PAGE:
As we prepare to greet fire season 2018, area snowpack is twenty-six percent of what it should be, according to the National Weather Service. The Drought Monitor Map, produced by the National Integrated Drought Information System, shows that over ninety-seven percent of the state is experiencing drought conditions. We are on course for a transition from piñon-juniper woodland to arid grassland. I expect to hear any minute from a neighborhood association board member that we are “required” to cut down our three dead aspen trees next to the house. Not doing it. A resident pair of ladder-backed woodpeckers drilled their nest cavity in the largest of these. They have already fledged at least two chicks in prior seasons, and a male has roosted there all winter. About a foot higher, on the other side of that same aspen, is another cavity, and I suspect its inhabitants are a pair of white-breasted nuthatches. There is evidence of new cavity drilling in both other aspens. The trees stay. We also assist the western bluebird population. Audubon’s Climate Report projects a sixty-three percent loss of their winter range by 2080 so we mount our third bluebird nest box. “Don’t be discouraged if birds don’t begin nesting in them immediately,” is the advice from Cornell’s Lab of Ornithology. A solitary female takes possession of the new box within eight hours. I long to install nest boxes by the dozen.

Western bluebird, watercolor and ink, Susan Wider, 2018.

Particularly during drought conditions, it’s not my place to mediate what consumes what. When a red racer snake climbs a surviving piñon, and drapes itself around the trunk like a pale pink rope to swallow the ash-throated flycatcher chicks in an old bluebird nest box, I can scream, but not intervene, even though I witnessed the flycatchers’ battle with the bluebirds for possession of that box in the first place. When a scrub jay steals the house finch eggs, I can only watch. When a coyote nabs a rabbit that I’ve been watching since it was palm-sized, it’s not my business. But when a contractor for the water company deliberately plugs the opening of a badger sett—probably without even knowing what it is—I do remove those heavy rocks.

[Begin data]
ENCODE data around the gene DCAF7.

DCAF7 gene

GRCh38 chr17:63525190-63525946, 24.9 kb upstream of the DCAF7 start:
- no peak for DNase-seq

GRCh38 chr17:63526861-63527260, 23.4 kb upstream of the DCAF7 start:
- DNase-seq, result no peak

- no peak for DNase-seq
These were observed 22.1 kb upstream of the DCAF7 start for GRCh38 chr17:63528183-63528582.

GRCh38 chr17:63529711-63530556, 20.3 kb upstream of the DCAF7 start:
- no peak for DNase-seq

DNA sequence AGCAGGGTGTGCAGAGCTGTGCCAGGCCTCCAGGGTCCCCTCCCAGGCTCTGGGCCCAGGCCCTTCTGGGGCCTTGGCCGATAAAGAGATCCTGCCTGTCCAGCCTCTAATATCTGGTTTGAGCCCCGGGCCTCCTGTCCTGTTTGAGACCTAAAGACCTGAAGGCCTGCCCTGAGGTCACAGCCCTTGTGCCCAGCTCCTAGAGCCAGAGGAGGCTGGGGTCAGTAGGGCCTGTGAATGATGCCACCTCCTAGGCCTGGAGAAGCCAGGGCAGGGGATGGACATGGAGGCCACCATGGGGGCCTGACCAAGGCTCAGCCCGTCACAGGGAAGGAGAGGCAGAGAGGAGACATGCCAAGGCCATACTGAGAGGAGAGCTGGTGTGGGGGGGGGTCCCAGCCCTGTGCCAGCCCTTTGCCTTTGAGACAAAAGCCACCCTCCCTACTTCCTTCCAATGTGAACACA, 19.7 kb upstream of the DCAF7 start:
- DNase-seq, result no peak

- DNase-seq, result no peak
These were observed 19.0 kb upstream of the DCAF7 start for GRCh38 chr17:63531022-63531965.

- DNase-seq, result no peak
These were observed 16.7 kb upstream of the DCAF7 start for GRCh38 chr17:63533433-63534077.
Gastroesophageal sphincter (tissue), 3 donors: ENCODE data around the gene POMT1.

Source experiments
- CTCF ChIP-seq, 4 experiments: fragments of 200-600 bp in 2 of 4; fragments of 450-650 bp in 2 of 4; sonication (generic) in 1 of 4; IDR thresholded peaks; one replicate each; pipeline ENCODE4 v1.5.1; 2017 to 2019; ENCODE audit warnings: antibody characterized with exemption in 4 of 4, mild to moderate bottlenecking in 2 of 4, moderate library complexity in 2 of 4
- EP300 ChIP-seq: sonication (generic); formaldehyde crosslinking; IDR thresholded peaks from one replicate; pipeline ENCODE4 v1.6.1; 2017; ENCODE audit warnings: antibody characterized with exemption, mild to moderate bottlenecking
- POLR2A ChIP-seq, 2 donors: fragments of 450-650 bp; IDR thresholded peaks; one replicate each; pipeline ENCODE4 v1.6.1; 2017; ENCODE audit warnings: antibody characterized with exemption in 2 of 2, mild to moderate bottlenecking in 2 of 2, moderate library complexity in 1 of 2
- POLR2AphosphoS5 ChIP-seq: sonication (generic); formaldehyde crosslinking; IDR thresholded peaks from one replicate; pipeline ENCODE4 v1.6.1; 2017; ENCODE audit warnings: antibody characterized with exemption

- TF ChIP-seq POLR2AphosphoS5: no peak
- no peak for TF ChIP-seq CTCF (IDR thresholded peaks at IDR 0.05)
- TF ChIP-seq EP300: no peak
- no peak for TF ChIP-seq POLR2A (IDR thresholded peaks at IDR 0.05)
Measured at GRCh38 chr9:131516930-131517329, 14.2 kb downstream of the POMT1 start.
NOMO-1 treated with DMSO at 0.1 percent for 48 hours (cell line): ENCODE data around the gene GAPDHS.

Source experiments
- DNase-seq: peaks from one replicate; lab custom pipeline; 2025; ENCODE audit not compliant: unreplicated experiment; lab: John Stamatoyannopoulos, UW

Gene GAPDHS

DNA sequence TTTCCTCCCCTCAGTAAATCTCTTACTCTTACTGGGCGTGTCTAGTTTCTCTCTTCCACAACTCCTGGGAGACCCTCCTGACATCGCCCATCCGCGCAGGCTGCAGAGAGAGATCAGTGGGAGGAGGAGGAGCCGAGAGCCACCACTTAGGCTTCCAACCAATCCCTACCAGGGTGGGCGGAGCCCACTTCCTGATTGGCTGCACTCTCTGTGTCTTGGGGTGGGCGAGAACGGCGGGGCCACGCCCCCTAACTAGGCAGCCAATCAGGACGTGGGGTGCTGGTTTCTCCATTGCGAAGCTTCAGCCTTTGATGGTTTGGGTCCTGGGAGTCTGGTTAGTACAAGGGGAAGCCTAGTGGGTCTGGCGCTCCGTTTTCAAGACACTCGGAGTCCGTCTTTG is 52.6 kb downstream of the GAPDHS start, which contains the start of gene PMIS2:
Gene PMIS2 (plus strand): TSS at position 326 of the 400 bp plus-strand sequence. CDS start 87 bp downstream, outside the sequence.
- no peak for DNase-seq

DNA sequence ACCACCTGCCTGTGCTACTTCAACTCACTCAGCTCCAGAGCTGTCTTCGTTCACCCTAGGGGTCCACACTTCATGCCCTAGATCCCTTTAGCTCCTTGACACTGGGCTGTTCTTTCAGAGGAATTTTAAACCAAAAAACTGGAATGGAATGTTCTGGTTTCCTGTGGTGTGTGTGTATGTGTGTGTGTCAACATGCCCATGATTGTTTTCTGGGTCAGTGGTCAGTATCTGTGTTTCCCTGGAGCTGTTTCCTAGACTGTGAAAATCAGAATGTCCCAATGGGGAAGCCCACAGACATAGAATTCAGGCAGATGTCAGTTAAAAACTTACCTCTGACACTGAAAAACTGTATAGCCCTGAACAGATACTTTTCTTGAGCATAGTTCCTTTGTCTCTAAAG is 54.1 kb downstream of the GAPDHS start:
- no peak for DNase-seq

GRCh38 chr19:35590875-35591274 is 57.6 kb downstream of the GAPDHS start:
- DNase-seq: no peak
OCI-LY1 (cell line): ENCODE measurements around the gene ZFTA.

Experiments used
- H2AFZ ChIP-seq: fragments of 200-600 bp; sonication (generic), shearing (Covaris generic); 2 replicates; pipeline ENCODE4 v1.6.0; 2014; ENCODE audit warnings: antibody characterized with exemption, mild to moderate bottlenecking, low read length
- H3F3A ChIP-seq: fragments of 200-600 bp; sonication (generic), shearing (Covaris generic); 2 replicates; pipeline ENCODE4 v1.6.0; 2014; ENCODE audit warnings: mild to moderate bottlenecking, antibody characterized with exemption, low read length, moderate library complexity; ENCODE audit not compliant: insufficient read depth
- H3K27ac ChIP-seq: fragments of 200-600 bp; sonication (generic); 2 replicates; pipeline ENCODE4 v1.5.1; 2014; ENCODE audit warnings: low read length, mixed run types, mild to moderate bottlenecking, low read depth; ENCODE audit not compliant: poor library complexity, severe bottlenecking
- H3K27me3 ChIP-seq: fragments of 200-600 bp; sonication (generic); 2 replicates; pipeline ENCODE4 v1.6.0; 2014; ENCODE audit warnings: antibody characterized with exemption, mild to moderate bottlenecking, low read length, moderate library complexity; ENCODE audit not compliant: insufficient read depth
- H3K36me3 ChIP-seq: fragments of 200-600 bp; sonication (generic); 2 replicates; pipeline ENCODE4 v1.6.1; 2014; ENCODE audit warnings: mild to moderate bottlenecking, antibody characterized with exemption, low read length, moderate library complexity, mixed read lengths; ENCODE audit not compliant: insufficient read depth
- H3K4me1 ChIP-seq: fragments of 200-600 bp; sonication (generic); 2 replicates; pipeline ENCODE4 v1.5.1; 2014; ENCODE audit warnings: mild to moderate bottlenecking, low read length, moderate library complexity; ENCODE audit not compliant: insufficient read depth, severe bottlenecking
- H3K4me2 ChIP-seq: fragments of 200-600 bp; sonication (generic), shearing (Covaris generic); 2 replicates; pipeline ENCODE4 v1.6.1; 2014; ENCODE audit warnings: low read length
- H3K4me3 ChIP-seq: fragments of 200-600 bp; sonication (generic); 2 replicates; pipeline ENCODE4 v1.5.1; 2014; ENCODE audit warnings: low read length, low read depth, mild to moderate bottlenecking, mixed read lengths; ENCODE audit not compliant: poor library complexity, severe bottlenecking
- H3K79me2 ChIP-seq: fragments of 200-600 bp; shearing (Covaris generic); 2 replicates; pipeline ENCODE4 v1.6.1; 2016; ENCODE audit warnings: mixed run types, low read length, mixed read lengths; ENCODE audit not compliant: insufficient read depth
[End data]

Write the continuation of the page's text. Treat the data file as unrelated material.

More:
American badger, watercolor and ink, Susan Wider, 2018.

A female American badger dug that sett under one of those ugly piñon stumps that used to make me wistful. Sadly, this sett straddles our property line and an adjacent utility corridor. There were no issues a summer ago when the badger and two pups used that sett for about a week before moving on to another burrow in her network that likely covers two thousand acres. When the county announces plans to install a new water main in that corridor, I mark the sett with three red flags. One of the contractor’s heavy-equipment vehicles runs over the sett and crushes the flags but that piñon stump I cried over is a hero. Its solid root system provides stability, and a canopy that preserves the burrow for the badgers.

As the drought continues, we welcome all these creatures. Every coyote, hawkmoth, bobcat, and migrating bird that finds sustenance here can stay with us for as long as they like.

Susan Wider

Susan Wider’s writing has appeared in Orion, Bird Watcher’s Digest, Lighthouse Digest, Bird’s Thumb, and The Magazine among others. She is currently at work on several art and nature-based book projects. She lives outside Santa Fe, N M with an assortment of hawks, coyotes, rabbits, snakes, bobcats, and a husband. Susan is represented by Stimola Literary Studio.